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Elections (Fresh Signatures for Absent Voters) Regulations 2013

Volume 745: debated on Tuesday 4 June 2013

Considered in Grand Committee

Moved by

That the Grand Committee do report to the House that it has considered the Elections (Fresh Signatures for Absent Voters) Regulations 2013.

Relevant document: 1st Report from the Joint Committee on Statutory Instruments.

I congratulate the Lord Chairman on his optimism in estimating the timing. In moving the Elections (Fresh Signatures for Absent Voters) Regulations 2013, I shall speak also to the National Assembly for Wales (Representation of the People) (Fresh Signatures for Absent Voters) Order 2013. These measures arise from consultation with electoral registration officers and others on timing and the most convenient way to handle the transition from the current system to individual electoral registration.

The fresh signatures regulations amend provisions concerning the requirement for absent voters to provide a fresh signature at five-yearly intervals for the purposes of UK parliamentary, local government and European parliamentary elections in England, Wales and Scotland. The order concerning the National Assembly for Wales makes similar provision in relation to elections to the National Assembly for Wales. The purpose of the instruments is to move the timing of the absent voter signature refresh due in January 2014 in Great Britain, and that due in Scotland in January 2015, so that both are held in August 2013. This will avoid the refreshes that are scheduled to take place during the transition to individual electoral registration taking place at the same time as canvass activity by electoral registration officers, which could result in confusion for electors.

The Electoral Administration Act 2006 provided for the use of personal identifiers by absent voters to strengthen the security of absent voting. Under the Act, applicants for a postal or proxy vote must provide personal identifiers—their date of birth and signature—which are retained by EROs. Postal voters are required to provide these personal identifiers when voting by post at subsequent elections. Returning officers will carry out checks on the personal identifiers provided at elections, and if they do not match with those originally given the postal vote is deemed invalid.

Under electoral law, electoral registration officers are required by 31 January every year to write to absent voters whose signature is more than five years old—in other words, long-term absent voters—to request a fresh signature to ensure that up-to-date signatures for absent voters are kept by EROs. Long-term absent voters, I suspect, include a number of people in this Room, certainly me, as I am never quite sure whether I will be in Yorkshire or London when it comes to voting. Many of us will be affected by this. This is important, given that a person’s signature may change over time and a postal vote cast at an election may be declared invalid if the signature on the postal voting statement does not match that held by the ERO on the personal identifiers record. Dates of birth do not change or degrade, so those are not required to be refreshed.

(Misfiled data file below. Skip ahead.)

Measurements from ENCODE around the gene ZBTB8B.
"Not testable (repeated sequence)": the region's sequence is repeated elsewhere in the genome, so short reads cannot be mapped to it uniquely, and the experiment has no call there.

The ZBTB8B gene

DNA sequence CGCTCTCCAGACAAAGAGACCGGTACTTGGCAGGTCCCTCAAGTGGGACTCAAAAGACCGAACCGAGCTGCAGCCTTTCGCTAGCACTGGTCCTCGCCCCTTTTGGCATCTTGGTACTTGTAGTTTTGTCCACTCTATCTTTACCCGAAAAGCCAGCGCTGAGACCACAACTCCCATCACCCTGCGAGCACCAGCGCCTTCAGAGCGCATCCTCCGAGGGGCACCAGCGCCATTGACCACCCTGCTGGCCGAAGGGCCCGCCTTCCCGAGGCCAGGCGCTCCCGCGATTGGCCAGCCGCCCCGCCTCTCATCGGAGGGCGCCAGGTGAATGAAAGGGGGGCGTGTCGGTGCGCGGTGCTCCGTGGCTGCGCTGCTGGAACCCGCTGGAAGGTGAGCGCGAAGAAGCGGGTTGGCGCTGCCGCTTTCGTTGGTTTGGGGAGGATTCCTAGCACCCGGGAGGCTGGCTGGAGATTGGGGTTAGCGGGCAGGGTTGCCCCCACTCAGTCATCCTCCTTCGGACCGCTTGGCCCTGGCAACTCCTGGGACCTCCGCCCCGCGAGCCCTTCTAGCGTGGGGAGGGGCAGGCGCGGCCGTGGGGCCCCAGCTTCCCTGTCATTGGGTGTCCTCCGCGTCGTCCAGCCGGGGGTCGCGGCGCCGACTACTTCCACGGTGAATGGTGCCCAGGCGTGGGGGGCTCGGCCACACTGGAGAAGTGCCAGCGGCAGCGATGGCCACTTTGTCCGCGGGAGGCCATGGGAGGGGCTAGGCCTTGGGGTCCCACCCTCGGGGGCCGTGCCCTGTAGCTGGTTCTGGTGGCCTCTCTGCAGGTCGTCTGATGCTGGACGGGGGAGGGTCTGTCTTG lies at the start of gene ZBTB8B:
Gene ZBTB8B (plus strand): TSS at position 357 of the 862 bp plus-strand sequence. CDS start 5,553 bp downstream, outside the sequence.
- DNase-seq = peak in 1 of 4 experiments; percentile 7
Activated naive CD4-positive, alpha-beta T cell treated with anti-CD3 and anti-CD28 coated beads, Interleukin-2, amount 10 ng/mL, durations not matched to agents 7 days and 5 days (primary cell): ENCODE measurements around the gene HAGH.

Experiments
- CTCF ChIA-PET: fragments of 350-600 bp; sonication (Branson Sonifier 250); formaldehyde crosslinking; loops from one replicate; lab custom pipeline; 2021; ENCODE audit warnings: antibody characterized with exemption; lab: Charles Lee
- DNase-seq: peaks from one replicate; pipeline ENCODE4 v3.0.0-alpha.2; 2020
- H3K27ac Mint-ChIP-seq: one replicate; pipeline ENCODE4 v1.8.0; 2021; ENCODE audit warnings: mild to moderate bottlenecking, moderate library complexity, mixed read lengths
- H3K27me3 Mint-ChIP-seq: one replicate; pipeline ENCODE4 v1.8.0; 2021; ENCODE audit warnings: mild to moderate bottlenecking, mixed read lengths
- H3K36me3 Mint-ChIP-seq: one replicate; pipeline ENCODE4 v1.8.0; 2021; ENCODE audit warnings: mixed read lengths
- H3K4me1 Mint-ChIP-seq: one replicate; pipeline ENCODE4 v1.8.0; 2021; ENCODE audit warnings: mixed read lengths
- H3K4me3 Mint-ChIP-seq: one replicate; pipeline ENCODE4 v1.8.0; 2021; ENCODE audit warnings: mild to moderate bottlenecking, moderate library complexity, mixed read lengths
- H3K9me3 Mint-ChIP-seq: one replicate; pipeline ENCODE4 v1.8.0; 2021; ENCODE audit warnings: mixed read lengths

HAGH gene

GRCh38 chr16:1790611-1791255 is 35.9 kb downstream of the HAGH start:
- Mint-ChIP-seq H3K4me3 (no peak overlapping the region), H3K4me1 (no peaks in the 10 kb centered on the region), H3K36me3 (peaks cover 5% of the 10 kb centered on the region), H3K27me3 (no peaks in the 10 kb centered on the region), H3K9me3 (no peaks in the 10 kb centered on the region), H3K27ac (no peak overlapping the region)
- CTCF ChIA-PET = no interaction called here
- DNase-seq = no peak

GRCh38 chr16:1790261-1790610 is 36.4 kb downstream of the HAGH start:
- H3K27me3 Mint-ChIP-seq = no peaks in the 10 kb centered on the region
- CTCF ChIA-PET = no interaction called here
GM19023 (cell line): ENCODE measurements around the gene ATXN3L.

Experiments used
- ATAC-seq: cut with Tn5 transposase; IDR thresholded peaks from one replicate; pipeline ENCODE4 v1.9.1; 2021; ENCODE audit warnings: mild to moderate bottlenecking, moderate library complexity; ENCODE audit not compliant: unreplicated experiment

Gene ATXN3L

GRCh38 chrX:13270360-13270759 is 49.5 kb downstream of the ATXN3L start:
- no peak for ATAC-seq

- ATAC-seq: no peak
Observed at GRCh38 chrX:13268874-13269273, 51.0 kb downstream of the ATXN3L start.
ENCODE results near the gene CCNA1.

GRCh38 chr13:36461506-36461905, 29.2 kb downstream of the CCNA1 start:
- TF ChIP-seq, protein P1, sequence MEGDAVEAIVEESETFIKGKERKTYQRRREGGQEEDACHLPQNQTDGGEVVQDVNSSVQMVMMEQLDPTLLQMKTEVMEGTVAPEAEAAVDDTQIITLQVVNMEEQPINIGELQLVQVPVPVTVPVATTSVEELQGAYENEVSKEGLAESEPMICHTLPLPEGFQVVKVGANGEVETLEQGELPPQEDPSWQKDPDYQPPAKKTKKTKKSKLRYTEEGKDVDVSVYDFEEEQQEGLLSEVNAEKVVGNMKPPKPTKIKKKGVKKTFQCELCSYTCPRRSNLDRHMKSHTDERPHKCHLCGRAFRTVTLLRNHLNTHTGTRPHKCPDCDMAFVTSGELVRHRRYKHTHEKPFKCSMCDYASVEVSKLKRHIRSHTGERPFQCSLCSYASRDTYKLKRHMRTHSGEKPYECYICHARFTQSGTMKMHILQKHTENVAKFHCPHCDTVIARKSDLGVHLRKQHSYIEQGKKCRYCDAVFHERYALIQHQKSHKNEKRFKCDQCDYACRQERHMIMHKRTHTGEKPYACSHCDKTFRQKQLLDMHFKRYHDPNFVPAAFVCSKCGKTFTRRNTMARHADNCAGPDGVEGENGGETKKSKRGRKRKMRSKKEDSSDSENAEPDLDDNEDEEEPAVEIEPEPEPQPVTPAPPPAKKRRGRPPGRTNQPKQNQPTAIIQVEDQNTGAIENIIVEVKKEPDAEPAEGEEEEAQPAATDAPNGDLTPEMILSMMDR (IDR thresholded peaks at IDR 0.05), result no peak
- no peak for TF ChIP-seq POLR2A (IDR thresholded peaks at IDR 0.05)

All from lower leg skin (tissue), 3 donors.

The Government have discussed with electoral stakeholders the timing of absent voter signature refreshes in Great Britain in 2014 and 2015 during the transition to IER. As noble Lords will know, we have provided that the 2013 annual household canvass period, which would otherwise have taken place between July and December 2013, will now run from 1 October 2013 and result in a revised register being published by 17 February 2014 in England and by 10 March 2014 in Scotland and Wales. Noble Lords will remember that we discussed this previously. Thereafter, the Government’s plan is for the transition to IER to begin in the summer of 2014 in England and Wales, with the first transitional canvass published at the usual time for revised registers—by 1 December 2014. Following confirmation that the referendum in Scotland will be held on 18 September 2014, the Government intend that the transition to IER there will take place after that poll. The 2014 canvass period in Scotland will be postponed to begin on or around 1 October 2014 and finish with the publication of the first transitional canvass there early in 2015.

There was a general concern among electoral stakeholders that combining an absent vote signature refresh with canvass activity during this period could be confusing for electors. Electors, for example, could receive from their ERO a letter that confirms their registration and explains that no action is needed to remain registered and to retain their absent vote but at the same time be asked to provide a fresh signature for absent voting purposes, where failure to respond means the loss of the absent vote. Therefore, having the refresh before these letters go out will provide a more logical and understandable sequence. The Government have listened to the views expressed by the EROs and agree that the interests of voters would be better served by moving the signature refresh scheduled for January 2014 in Great Britain to take place before the 2013-14 household canvass.